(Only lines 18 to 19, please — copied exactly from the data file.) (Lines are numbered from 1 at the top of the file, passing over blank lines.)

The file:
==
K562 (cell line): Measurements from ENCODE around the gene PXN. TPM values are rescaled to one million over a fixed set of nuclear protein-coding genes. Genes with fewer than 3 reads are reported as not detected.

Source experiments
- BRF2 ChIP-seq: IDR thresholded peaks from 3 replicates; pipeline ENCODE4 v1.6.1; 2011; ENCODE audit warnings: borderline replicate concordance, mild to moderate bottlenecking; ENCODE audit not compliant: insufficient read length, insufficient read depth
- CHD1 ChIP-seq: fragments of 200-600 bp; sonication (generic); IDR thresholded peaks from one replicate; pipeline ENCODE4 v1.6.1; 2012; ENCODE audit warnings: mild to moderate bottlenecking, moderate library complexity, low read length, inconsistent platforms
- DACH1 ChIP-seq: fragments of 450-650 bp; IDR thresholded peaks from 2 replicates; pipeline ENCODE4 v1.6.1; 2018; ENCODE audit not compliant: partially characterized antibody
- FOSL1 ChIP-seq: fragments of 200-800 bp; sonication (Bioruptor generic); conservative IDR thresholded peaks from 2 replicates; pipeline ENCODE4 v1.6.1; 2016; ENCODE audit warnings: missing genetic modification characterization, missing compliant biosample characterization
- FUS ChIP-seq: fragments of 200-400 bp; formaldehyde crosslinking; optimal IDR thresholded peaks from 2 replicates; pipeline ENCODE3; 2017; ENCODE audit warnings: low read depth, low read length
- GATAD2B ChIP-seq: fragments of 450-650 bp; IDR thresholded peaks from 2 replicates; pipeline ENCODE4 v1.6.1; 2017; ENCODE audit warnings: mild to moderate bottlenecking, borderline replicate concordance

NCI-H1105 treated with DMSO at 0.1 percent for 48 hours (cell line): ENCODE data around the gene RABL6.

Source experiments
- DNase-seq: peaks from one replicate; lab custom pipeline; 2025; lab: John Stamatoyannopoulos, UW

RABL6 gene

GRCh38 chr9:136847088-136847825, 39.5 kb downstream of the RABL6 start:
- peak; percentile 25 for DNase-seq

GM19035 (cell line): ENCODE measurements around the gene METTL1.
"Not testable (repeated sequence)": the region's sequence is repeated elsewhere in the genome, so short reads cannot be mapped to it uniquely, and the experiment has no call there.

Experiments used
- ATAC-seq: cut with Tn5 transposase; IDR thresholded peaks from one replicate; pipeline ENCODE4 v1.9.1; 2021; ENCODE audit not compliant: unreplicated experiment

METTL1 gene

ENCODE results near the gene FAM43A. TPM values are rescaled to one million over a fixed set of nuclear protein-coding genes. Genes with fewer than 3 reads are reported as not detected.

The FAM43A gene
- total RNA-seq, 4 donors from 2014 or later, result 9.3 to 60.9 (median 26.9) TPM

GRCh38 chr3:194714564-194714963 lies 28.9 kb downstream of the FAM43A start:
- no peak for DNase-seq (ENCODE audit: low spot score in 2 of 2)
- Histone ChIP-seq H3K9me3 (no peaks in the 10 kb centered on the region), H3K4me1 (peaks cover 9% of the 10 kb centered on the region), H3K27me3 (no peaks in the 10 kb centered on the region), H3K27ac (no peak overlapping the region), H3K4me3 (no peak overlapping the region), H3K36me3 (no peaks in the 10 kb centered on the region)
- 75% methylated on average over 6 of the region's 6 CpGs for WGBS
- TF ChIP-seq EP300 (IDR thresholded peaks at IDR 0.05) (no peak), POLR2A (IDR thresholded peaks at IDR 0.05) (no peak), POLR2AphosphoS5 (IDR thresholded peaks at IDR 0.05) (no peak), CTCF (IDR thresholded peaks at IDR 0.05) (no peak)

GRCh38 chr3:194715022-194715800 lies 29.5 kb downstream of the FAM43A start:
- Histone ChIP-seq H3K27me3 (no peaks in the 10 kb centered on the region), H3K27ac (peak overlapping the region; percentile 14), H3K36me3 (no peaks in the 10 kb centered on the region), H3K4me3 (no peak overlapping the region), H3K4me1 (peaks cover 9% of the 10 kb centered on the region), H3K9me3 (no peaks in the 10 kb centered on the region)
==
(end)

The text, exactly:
- ATAC-seq: cut with Tn5 transposase; IDR thresholded peaks from one replicate; pipeline ENCODE4 v1.9.1; 2021; ENCODE audit not compliant: unreplicated experiment

METTL1 gene